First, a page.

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I have been through something of the same problem. I did buy a cheap table saw some time ago. I don't like it - it's crude and very noisy and takes up a lot of room and I wouldn't buy one again. But I do use it to rip components to near size, before planing by hand.
I have also experimented with ripping by hand and it's certainly a choice I wouldn't want to be without. It's the only practical choice if the timber is too big and heavy to move round. Or for making deep cuts in thick boards. (I've posted about that.)
My one bit of advice is that you need to be able to support the work properly so that all your effort goes into the cut. For small pieces this means a vice and a solid bench. For big bits, you need to make some trestles or a low sawbench.

If I was starting out now, I'd use a mixture of hand sawing, a band saw and a track saw.
 

sammy.se

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Lidl have a budget Japanese saw on 26th may, for 6 quid I think. Might be worth a shot

Sent from my SM-G973F using Tapatalk
 

AJB Temple

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To use a Japanese saw for ripping, a budget one will not do the job. You need a long blade or it becomes hard work and tedious.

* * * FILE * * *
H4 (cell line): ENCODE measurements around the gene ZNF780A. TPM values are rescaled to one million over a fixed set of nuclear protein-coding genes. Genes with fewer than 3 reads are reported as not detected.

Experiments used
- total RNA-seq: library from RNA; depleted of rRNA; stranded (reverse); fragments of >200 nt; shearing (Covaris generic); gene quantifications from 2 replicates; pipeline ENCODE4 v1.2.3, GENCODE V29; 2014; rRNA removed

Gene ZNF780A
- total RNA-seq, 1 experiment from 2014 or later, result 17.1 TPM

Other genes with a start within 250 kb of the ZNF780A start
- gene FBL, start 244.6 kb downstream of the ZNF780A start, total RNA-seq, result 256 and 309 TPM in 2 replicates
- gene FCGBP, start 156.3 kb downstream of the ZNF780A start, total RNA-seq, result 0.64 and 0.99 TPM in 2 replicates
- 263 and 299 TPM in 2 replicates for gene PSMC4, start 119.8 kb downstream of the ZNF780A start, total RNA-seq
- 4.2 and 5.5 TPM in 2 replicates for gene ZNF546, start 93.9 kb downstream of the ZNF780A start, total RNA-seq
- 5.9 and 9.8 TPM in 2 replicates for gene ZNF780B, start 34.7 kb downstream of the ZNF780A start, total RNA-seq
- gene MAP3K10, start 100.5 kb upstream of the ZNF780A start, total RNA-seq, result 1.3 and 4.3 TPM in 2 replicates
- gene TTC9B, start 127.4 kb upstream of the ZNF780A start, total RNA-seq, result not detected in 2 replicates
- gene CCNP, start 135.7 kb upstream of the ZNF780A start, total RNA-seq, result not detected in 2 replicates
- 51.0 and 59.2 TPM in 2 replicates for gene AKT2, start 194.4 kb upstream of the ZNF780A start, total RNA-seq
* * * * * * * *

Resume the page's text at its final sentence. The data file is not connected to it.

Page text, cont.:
I guess a lot depends on how much dimensioning you do and what you are cutting. anything can be ripped by hand, but the compromise is time. Can't hurt to learn to sharpen your saws though.
 

ED65

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I rip only with hand saws as I don't own (and have no plans to own) any power saws. I do mostly work quite small and primarily in softwoods but this won't change as I move to using more hardwoods.

Ripping by hand is perfectly viable if you decide it's perfectly viable. You just need to look at what was done and is still done entirely using hand saws all over the world. It's physically possible for most of us, so barring a physical limitation that would prevent it the mental side of it is the key thing and that's a different story. Just as not everyone who can thickness all their stock by hand can accept the time and labour that it requires, even if they have the time and are capable of the labour.

LFS19":2d5th8a7 said:
My main concern is time taken. As I say I don’t know how much quicker it will be once I’ve sharpened the saws, but the prospect of making say, even a small table, and ripping every part by hand I worry has the potentiallity to take up all of your time.